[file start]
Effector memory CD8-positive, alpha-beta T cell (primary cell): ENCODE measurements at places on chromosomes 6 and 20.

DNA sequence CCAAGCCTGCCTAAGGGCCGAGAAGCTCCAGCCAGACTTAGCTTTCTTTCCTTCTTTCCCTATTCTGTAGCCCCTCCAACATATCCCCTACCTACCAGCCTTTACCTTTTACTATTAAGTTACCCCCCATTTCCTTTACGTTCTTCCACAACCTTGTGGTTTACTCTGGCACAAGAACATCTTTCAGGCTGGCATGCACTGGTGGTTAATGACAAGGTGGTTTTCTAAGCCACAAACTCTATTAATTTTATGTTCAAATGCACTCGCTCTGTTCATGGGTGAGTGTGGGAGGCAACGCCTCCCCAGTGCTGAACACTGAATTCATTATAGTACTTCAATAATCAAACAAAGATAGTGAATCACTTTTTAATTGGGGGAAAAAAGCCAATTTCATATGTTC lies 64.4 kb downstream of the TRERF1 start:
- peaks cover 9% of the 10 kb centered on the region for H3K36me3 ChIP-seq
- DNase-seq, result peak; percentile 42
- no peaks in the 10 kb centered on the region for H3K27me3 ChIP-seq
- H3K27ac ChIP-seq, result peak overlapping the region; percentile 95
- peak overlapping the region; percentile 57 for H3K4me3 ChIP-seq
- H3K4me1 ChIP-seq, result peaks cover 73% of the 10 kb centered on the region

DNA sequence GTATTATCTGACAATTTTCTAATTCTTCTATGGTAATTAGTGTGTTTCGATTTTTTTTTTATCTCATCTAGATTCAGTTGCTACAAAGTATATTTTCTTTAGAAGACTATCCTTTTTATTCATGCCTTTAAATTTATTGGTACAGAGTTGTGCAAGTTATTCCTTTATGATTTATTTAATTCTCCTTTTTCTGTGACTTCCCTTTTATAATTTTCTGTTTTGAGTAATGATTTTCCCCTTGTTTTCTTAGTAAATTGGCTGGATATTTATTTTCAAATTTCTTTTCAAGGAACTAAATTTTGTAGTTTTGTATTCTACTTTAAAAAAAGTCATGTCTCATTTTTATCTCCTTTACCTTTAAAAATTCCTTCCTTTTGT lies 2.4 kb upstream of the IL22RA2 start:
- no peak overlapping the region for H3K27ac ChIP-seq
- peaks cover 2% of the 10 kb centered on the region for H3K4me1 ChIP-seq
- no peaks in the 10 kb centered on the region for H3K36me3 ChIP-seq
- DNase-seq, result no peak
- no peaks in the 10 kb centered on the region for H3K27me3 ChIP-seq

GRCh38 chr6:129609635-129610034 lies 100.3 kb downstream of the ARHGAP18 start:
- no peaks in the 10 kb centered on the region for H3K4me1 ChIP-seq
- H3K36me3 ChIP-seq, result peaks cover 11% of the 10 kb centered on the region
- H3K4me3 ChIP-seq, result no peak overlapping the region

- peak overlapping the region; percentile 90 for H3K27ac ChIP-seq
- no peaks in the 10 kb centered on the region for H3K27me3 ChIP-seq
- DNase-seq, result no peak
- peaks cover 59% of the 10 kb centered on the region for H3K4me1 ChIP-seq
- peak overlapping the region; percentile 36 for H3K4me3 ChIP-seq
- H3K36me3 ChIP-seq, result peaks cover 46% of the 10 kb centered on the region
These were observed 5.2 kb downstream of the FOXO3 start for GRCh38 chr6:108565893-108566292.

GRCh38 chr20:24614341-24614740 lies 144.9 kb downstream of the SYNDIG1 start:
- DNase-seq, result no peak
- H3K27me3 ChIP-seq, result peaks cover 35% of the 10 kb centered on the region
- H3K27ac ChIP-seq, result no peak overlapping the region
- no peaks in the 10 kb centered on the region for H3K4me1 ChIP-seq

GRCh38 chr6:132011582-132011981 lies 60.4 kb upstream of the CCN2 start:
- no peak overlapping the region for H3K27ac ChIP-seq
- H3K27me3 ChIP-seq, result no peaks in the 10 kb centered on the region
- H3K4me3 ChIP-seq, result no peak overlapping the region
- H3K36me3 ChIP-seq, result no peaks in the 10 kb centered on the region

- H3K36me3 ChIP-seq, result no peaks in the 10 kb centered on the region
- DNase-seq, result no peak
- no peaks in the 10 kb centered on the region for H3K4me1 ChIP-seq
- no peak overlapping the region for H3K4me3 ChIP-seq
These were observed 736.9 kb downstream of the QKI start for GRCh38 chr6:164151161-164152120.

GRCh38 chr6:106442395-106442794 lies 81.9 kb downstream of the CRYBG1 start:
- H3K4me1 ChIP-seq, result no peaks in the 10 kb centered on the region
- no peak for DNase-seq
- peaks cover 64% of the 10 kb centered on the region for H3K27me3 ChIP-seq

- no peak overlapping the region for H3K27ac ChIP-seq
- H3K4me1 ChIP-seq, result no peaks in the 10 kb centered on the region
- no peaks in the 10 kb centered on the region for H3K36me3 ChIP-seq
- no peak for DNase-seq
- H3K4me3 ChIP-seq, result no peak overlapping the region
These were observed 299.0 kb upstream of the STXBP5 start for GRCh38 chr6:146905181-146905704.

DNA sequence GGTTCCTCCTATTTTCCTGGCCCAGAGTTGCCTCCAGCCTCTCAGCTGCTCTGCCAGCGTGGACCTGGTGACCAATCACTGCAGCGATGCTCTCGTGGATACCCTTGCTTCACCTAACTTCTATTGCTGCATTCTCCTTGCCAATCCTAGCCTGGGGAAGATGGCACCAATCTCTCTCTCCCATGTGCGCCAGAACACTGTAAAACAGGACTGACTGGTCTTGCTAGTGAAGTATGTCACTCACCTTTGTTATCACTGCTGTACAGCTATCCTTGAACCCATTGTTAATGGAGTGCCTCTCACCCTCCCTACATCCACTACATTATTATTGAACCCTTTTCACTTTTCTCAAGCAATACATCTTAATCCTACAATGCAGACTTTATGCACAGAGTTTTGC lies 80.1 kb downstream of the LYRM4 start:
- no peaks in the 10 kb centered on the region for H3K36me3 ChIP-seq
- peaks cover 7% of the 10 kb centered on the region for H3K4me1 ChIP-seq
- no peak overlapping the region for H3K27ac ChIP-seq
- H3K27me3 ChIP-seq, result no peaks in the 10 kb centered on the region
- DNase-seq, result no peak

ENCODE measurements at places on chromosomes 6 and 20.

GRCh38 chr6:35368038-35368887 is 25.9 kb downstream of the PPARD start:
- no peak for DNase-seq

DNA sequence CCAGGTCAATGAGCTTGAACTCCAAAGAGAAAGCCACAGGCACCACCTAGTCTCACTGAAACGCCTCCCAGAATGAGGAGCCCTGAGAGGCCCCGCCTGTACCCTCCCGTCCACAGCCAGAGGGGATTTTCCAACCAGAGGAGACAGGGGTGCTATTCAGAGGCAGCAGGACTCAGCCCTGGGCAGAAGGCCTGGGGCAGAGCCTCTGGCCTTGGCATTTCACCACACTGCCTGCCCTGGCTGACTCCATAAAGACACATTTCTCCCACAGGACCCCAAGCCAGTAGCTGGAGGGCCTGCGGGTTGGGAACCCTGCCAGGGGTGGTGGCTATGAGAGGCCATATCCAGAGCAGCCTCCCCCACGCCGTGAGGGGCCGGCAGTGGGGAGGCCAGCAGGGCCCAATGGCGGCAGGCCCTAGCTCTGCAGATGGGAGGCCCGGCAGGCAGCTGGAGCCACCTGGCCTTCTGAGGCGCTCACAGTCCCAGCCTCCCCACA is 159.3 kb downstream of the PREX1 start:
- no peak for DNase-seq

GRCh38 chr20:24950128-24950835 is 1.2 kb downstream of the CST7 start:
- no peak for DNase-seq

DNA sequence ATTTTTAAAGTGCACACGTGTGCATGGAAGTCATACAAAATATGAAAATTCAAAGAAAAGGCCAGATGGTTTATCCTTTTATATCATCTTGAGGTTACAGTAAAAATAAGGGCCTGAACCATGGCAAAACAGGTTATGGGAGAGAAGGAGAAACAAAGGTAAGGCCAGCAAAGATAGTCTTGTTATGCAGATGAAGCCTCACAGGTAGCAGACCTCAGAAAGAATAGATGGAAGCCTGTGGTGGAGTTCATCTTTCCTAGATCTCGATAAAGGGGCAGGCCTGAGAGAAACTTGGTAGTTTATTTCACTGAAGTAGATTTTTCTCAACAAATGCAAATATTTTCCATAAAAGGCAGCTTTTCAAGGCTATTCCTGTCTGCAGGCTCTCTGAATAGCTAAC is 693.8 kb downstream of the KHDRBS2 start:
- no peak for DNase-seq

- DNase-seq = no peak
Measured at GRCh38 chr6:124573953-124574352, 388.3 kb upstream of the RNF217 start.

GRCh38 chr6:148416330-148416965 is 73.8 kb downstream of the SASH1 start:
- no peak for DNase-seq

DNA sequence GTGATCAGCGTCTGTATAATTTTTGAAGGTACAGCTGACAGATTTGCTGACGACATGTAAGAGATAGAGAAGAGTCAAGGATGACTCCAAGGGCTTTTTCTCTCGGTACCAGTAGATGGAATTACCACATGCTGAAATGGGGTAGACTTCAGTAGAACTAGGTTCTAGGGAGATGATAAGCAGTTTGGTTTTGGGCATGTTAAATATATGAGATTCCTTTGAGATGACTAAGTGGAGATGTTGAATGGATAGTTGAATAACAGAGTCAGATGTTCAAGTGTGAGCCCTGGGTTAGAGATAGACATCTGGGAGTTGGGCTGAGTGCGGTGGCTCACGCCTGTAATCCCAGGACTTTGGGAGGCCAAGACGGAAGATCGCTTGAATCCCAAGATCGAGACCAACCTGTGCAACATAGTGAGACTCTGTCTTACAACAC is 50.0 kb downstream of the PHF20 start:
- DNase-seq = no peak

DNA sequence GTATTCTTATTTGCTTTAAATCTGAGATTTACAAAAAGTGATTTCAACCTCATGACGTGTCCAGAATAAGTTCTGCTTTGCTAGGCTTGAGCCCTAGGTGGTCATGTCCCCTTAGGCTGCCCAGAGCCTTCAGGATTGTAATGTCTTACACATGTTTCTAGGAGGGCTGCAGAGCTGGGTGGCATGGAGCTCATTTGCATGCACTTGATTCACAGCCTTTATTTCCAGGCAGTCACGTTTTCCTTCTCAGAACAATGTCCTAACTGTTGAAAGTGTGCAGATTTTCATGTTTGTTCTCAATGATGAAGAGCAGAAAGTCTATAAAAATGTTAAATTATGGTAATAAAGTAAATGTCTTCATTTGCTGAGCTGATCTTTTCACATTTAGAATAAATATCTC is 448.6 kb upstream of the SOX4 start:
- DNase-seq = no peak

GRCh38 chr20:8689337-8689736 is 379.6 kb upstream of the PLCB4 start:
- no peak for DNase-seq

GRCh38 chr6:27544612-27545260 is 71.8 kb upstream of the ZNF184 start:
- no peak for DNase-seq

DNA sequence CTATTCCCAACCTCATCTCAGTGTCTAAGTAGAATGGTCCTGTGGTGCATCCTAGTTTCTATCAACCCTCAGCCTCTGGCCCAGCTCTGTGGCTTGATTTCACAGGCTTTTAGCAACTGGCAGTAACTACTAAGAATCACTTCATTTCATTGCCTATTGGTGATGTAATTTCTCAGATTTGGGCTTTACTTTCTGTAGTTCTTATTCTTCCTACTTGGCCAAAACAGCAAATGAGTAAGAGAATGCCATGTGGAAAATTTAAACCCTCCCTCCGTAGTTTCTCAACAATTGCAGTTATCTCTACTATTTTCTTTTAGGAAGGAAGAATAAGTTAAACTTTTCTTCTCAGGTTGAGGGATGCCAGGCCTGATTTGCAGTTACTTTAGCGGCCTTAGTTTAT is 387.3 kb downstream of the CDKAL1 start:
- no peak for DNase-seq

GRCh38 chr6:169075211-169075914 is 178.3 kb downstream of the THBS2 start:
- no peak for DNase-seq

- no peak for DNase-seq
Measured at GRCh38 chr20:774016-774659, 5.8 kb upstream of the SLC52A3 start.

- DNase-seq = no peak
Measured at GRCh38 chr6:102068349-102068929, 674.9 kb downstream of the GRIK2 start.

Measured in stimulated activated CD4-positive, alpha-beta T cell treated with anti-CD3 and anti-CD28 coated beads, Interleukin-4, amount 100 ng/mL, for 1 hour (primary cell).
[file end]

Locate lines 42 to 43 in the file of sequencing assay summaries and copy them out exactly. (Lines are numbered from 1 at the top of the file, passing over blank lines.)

- H3K4me1 ChIP-seq, result no peaks in the 10 kb centered on the region
- no peak for DNase-seq